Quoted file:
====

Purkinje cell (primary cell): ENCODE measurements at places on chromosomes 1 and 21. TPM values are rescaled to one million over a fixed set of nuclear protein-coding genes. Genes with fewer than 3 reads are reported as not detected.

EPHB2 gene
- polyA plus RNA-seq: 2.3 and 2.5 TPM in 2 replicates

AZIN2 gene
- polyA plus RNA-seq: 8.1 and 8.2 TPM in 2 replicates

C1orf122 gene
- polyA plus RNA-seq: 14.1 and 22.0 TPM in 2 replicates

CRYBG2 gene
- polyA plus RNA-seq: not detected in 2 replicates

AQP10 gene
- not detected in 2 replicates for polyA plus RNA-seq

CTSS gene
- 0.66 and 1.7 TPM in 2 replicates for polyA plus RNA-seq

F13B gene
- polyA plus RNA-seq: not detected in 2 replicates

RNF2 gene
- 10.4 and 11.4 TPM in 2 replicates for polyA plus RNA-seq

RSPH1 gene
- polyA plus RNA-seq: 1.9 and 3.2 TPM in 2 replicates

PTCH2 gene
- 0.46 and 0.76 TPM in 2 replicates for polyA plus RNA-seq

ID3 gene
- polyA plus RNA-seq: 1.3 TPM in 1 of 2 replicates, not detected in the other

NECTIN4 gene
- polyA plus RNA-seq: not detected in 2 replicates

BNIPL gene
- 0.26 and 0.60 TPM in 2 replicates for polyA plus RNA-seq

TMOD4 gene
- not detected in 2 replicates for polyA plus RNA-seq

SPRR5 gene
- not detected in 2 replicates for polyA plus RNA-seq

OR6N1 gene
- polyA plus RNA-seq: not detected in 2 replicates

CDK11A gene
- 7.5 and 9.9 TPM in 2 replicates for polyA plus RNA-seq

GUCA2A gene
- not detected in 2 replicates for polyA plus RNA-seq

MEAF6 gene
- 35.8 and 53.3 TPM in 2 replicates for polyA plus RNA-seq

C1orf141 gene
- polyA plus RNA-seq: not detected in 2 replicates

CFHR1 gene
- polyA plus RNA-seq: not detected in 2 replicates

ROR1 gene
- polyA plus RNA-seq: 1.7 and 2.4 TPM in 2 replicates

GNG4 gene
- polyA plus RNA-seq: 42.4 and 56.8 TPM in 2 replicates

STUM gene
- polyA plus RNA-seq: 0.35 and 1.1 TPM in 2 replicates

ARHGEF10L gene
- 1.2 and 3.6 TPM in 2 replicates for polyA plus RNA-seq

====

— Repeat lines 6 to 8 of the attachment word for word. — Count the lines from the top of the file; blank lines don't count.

C1orf122 gene
- polyA plus RNA-seq: 14.1 and 22.0 TPM in 2 replicates

CRYBG2 gene